= wL = x 1.557 x 40 = 31.14 kips Maximum liveload shear in the exterior girder due to service load plus impact was calculated earlier as 34.0 kips. Therefore, = 1.3[ D+ (L+l)]

= 1.3(31.14 + 1.67 x 34.0) = 114.3 kips Interior was calculated to be 120.3 kips which is greater than the value of for the

exterior girder.

DESIGN OF BOX GIRDER BRIDGES 1937- Construction of the first reinforced concrete bridge in the United States. The popularity of box girder bridges( reinforced and prestressed) has increase in western states particularly in California where 90 percent of the bridges built on the state highway system are concrete box girder and about 80 percent of them are prestressed. Although cast-in-place box girder have been built for span of 460 ft, for simple span are economical 95 to 140 ft range, limited by excessive dead load deflections [Degenkolb,1977]. This make them ideally suited for highway interchange structures for which the general span range is 50 to 150 ft. for longer span, prestressed concrete box are more economical. Lightweight concrete is used to reduce the deadweight of the superstructure in cases where the normal weight concrete is too heavy from the practical standpoint. The differences in the physical properties of normal weight ad lightweight aggregates cause their design to vary (Modulus of rapture multiplier for their shear strength). Advantages 1. The relative shallow depth requirement of a box girder bridge is a definite advantage whe headroom is limited, a condition frequently encountered in urban areas. 2. Monolithic construction of the superstructure and the substructure offers structure advantage as well as enhanced aesthetics. 3. They provide ideal space for utilities such as gas and water pipelines; power telephone and cable ducts; storm drains; and sewer which safely placed inside the large cells and hidden from view. 4. High torsional stiffness. 5. Easy aesthetic treatment through smooth finishing of the soffit and the sides. , modular ratio n, for deflection and the

6.8.2 General Design Consideration

6.8.2.1 Structural behaviour A reinforced concrete box girder is essentially a T-beam with the transverse bottom flange similar to the top flange, resulting in a closed, torsionally stiff multicell

configuration. Figure 6.8 shows configurations of several commonly used multicell box girder bridges [Libby and Perkins, 1976]

Top deck. Supported on webs (also referred as girders). interior web. Resist shear and often only a small portion of moment. Vertical moment while exterior web. May be vertical, inclined curve or otherwise profiled as shown in fig. 6.6.and if inclined their sloped should preferably be 1:2

6.8.2.2 Proportion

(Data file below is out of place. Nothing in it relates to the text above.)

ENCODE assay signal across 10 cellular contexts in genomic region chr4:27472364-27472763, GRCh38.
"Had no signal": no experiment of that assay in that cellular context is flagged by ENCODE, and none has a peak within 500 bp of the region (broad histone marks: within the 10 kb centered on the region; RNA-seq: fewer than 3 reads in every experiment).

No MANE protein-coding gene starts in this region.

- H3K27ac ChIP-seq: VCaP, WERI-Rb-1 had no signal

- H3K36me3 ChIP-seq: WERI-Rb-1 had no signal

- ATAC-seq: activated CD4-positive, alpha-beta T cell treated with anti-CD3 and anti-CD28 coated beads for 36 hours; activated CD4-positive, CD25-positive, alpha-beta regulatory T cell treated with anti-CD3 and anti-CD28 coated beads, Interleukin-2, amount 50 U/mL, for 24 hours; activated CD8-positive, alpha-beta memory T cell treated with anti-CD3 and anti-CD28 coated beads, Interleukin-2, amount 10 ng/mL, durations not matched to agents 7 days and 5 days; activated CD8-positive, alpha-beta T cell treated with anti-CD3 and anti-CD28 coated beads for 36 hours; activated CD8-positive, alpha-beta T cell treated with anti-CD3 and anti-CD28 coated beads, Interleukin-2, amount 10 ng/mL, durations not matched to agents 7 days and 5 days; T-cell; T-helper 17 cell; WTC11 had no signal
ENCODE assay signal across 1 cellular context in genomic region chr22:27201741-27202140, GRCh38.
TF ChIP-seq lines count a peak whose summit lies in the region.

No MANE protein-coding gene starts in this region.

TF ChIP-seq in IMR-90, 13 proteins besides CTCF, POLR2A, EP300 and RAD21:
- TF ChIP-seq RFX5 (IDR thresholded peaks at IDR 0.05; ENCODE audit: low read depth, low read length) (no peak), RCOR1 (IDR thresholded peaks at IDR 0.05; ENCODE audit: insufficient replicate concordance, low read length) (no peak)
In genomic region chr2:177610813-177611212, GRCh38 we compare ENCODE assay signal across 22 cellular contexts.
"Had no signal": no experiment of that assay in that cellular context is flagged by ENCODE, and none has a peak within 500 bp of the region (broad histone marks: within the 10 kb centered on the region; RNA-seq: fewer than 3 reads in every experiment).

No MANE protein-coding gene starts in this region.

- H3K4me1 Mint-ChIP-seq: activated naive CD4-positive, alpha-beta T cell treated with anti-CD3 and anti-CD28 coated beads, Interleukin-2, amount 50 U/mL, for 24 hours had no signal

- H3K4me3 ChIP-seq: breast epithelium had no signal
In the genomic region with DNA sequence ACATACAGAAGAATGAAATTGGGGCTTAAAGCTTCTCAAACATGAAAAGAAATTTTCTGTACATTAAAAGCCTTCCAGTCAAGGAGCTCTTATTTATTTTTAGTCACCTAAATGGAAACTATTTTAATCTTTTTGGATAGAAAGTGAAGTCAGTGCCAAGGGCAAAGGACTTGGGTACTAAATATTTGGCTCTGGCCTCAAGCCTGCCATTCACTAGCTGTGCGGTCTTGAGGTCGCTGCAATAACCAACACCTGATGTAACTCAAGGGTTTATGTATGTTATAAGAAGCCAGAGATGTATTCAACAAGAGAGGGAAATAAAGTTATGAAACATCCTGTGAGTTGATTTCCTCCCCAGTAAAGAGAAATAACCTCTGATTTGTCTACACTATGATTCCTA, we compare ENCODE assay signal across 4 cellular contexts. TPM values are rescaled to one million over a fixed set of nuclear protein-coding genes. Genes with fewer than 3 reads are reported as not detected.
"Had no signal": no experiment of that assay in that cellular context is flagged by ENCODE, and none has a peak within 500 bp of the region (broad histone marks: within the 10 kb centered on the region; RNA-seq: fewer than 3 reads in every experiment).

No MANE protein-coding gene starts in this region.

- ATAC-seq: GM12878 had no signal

Depth. for constant depth of box girders, AASHTO 8.9.2 minimum depth span ratio of 0.060S for simple span and 0.055S for continuous span.

Top slab thickness. No recommendation for minimum thickness of the top slab except that they satisfy the design requirements. However many designer use greater deck thickness, varying from 6 to 9 in as required by the standards and manual in use. Cover in AASHTO 8.22. Bottom slab thickness. Bottom slab or soffit essentially performs three important functions: 1.) It contains reinforcement for positive moment. 2.) It function as compression flange for the negative moments for continuous box girders, 3.) It provides the desired architectural features of the girder.

Web. There is no provision in the AASHTO specification governing the spacing and thickness of web (or girder). The primary purpose is to resist shear and Resist shear and often only a small portion of moment.

Fillet. Requirements for fillet are covered by AASHTO 9.8.2.3, which requires that adequate fillet be provided at the intersection of all surfaces within the cell of a box girder, except the junction of the web at the bottom flange. The usual practice is to provide 4 in by 4 in.

Reinforcement. By AASHTO 8.17.2.3 1. A minimum distributed reinforcement of 0.4 percent of the flange are should be placed in the bottom slab parallel to the girder span. Spacing should not exceed in 18 in. 2. A minimum distributed reinforcement of 0.5 percent of the cross-sectional area of the slab, based on the least thickness, should be placed in the bottom slab transverse to the girder span, and distributed on both faces of the slab. Spacing should not exceed in 18 in. 3. Girder reinforcement most commonly used sized. #11 bar when it is design by service load method. #14 bar and #18 bar may be warranted if the number of smaller bars causes undesirable congestion. #10 and #11 bar when it is design by load factor design method